The Black Swan: What It Is and How to Find It

    

In general if someone refers to something as being a black swan they’re referencing it as a completely unexpected or unpredictable but extremely high-impact event.

Similarly, according to the Black Swan Group, “Black Swans” are the small things that change everything and give you something better. They’re found in two places: the overlap and the unknown. Here’s how you can uncover them.

What is the Black Swan

Finding Black Swans: The Overlap

One place you’ll find Black Swans is in the overlap. 

It’s a hard thing to bend your mind around. But if you’re holding back key pieces of information such as deadlines, priorities, recent pressures, and developments, which—you are—well ... so are they.

What happens in the overlap? Magic. Black Swans are solid gold, game-changing value-producing discoveries.

Black Swan Overlap

You can speculate. But any way you slice it, you don’t know for sure which recent competitor has them worried, what their boss has been demanding, what supplier has failed them, what internal disagreement they’ve recently had, and so on. 

Only they can tell you. No matter how much research you do, there are things that only your counterpart is in the position to know.

As Brandon Voss says “If you haven’t uncovered 3-5 new pieces of information in each negotiation, you’ve failed.” 

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Finding Black Swans: The Unknown

As for the second place to find Black Swans? It’s where the other side has information they’re not sharing because they have no idea it’s important!  

Because they don’t know what you’re holding back, how could they know what they know is important?

And this is the shortcoming of looking for tells. For the other side to exhibit a “tell” (i.e., an indicator of deception), they have to know that the information matters. What if they don’t have any idea it matters?

At least 50 percent of the Black Swans that exist are things the other side has no idea are important. 

Uncovering Black Swans with Targeted Mirrors 

Using the right tools—such as mirrors and labels—makes the job of finding Black Swans more manageable.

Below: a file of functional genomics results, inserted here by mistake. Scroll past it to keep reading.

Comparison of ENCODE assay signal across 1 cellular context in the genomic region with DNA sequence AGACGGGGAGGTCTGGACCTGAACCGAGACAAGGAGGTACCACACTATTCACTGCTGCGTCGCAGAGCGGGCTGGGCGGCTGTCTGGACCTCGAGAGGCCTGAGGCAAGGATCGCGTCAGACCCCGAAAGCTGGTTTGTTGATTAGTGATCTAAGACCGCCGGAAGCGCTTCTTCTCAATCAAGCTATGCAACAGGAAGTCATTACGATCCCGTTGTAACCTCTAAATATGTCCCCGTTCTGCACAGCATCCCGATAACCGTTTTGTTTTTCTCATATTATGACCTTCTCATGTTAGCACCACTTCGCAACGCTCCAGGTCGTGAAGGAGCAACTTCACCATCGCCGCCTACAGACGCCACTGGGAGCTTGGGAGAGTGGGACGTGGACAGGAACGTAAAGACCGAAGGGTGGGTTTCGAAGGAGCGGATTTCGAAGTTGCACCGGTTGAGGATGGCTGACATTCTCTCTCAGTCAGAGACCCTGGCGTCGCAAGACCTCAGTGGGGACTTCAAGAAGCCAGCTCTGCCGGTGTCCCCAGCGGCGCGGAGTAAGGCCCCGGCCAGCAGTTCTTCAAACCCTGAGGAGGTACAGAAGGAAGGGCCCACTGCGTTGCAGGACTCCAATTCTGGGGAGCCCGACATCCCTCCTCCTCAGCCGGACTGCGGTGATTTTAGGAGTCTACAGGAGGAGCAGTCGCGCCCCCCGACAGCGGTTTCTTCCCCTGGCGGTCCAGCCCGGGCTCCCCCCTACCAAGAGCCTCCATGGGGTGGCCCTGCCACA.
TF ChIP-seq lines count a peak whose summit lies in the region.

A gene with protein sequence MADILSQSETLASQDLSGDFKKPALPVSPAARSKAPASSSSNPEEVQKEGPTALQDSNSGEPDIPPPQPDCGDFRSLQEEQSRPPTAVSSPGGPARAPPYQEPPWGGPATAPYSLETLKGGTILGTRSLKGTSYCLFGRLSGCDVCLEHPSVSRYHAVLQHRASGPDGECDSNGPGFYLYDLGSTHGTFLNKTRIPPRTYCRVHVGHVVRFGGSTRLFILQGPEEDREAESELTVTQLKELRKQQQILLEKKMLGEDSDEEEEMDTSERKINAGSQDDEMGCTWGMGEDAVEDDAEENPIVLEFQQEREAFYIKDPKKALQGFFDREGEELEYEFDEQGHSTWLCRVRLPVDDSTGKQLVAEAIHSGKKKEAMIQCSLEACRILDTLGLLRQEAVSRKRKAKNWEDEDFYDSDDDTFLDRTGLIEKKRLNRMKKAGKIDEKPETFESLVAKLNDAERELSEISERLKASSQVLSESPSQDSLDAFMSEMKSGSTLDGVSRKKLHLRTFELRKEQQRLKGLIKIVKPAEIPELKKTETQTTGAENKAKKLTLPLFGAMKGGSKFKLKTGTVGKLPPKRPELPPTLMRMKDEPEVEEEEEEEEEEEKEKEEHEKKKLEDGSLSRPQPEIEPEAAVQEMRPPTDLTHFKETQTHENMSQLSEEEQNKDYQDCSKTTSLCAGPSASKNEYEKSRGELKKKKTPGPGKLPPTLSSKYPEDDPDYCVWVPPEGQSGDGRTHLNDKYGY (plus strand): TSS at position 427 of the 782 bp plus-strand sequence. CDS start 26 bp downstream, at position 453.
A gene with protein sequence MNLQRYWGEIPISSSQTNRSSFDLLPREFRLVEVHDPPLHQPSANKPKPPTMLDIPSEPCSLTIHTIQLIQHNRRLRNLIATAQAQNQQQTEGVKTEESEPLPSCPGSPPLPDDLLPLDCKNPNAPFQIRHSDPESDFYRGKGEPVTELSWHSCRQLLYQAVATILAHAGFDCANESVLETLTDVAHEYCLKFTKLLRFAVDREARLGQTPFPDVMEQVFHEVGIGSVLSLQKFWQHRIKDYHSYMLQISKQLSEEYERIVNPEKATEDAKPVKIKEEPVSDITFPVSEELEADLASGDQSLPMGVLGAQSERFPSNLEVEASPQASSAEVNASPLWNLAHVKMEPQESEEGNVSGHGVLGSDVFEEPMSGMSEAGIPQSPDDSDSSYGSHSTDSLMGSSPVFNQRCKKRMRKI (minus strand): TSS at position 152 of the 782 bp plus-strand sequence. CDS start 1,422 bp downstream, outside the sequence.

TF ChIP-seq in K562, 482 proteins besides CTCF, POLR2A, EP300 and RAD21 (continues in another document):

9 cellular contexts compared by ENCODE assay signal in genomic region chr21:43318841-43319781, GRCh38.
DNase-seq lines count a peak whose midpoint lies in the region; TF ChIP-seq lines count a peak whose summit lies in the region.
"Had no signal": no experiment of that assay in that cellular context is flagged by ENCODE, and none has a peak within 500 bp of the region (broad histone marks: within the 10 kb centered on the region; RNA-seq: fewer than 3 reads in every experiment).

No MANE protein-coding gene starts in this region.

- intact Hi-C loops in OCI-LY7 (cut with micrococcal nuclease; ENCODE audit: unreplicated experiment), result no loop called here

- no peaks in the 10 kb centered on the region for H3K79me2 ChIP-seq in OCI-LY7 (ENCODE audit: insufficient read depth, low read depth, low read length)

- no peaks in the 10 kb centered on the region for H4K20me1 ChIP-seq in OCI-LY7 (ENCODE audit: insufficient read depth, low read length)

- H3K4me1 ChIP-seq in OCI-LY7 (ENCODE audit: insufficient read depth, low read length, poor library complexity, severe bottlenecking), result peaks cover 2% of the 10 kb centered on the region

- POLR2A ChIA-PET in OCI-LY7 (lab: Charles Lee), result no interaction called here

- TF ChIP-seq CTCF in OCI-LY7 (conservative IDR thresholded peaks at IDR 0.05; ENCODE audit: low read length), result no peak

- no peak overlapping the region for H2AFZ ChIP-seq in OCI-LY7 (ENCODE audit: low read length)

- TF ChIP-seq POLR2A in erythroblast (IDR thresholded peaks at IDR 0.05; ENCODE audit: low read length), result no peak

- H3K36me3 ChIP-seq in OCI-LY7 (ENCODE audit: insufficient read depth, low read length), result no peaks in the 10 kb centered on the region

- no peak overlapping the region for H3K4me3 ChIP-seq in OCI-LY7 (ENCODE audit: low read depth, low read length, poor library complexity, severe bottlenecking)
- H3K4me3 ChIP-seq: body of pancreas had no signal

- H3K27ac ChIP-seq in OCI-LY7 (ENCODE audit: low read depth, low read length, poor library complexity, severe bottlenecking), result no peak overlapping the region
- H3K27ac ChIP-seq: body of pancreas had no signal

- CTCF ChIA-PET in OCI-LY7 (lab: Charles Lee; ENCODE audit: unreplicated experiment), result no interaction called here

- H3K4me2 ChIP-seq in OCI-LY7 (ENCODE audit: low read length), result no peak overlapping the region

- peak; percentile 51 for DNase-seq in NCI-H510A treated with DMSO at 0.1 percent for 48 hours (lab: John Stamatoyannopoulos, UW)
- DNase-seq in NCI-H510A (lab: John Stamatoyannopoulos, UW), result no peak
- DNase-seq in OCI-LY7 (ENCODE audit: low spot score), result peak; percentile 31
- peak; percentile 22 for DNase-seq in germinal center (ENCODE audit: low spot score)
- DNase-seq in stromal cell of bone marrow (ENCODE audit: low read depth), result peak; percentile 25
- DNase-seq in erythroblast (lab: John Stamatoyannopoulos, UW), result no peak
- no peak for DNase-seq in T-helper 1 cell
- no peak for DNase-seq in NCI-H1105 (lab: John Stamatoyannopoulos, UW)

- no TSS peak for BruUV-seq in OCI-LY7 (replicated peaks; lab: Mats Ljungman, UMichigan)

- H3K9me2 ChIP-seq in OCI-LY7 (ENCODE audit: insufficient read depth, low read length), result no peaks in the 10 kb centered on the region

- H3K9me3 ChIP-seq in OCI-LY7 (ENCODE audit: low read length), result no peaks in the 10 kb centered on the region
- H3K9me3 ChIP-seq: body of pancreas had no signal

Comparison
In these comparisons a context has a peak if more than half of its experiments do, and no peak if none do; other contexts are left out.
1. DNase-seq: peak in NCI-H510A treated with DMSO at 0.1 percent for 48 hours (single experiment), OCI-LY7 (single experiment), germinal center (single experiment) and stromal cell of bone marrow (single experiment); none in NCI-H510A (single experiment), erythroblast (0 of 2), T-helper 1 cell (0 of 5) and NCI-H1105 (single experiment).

Here’s what you’re looking for: body language shifts, any words that trigger your curiosity, double-speak, professional jargon, and the like. This is the time to be especially fearless about digging into terminology that may sound like clichés or some sort of verbal shorthand.

Mirroring is a great skill that’s fun to practice. Make Mondays “Mirror Day” just for the fun of it.

Instead of saying, I understand, mirror the other side by repeating the last few words they’ve said, using a downward-inflecting voice and then going silent. When they say, That’s the best I can do, you say The best you can do ... and let the silence get uncomfortable.   

Mirror to inquire. Instead of saying, What did you mean by that? when something about what the other side said either catches you off guard, seems critical, or somehow trips up your gut instinct, use a mirror and reflect their words back at them.

When mirroring to inquire, use the upward inflection of genuine inquiry. This isn’t accusatory or incredulous.  Genuine curiosity is the tone.

And how do you build the gut instinct to know what to mirror? Practice. 

Get your reps (repetitions) in. Small-stakes practice, like testing your skills on your barista, sets you up for high-stakes success. 

Uncovering Black Swans with Targeted Labels

Labels: Verbal observations of dynamics and emotions. 

Labels can help you, too. You seem ... You sound ... You look ... It seems ... It sounds ... It looks ... It feels ...

One of our superstar clients says he always labels body language shifts. Target those when you notice them.

It seems like that ... struck a chord with you.

It seems like that ... triggered a thought?

It seems like that ... caught you off guard?

It seems like there’s more here ... than meets the eye?

It seems like that made you feel ... uncomfortable?

The ... here represents the use of a one-second-long effective pause mid-label, followed by the term you choose for your label delivered with an upward inflection (signaling genuine curiosity).

As with your mirrors, dynamic silence should follow your use of this skill.

Be prepared to mirror the response to your label. Labels and mirrors make a great one-two punch.

Bottom line? Practice, practice practice. You’ll find the Black Swans soon enough!

negotiating contracts

About The Author

Christopher Voss is the CEO of The Black Swan Group, a firm that solves business negotiation problems with hostage negotiation strategies. Chris founded the Black Swan Group, in 2008 upon his retirement from the FBI where he was the FBI’s lead international kidnapping negotiator. Chris is also an Adjunct Professor at the University of Southern California (USC) Marshall School of Business and Georgetown University’s McDonough School of Business where he teaches business negotiation in both M.B.A. programs.